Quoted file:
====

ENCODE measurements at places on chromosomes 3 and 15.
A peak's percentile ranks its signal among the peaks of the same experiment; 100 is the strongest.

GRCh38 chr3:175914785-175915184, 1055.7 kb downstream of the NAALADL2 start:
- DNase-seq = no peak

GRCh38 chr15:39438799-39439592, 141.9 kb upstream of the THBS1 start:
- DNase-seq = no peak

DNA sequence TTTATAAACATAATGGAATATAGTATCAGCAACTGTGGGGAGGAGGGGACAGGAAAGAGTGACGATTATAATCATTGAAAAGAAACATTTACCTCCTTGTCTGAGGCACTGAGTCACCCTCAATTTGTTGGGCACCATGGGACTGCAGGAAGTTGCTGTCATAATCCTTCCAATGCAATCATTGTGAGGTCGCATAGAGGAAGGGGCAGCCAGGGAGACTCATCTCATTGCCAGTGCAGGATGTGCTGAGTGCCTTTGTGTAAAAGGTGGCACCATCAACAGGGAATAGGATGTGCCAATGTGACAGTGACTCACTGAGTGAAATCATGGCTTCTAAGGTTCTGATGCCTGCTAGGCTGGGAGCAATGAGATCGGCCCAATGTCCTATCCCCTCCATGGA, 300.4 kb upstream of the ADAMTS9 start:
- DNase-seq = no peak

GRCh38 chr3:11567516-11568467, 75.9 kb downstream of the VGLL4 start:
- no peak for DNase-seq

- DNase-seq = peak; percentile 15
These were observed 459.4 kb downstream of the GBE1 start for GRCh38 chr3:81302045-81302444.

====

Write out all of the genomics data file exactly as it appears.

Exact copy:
ENCODE measurements at places on chromosomes 3 and 15.
A peak's percentile ranks its signal among the peaks of the same experiment; 100 is the strongest.

GRCh38 chr3:175914785-175915184, 1055.7 kb downstream of the NAALADL2 start:
- DNase-seq = no peak

GRCh38 chr15:39438799-39439592, 141.9 kb upstream of the THBS1 start:
- DNase-seq = no peak

DNA sequence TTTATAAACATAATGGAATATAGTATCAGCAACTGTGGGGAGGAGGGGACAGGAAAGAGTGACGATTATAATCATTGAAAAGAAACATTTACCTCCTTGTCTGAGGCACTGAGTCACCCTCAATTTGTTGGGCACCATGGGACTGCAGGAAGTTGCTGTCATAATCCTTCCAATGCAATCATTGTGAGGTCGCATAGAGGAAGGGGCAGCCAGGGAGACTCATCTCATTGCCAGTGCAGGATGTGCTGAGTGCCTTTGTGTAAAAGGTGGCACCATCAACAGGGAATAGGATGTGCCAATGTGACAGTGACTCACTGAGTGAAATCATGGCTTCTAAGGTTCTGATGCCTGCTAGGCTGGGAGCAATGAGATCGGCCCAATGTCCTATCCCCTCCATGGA, 300.4 kb upstream of the ADAMTS9 start:
- DNase-seq = no peak

GRCh38 chr3:11567516-11568467, 75.9 kb downstream of the VGLL4 start:
- no peak for DNase-seq

- DNase-seq = peak; percentile 15
These were observed 459.4 kb downstream of the GBE1 start for GRCh38 chr3:81302045-81302444.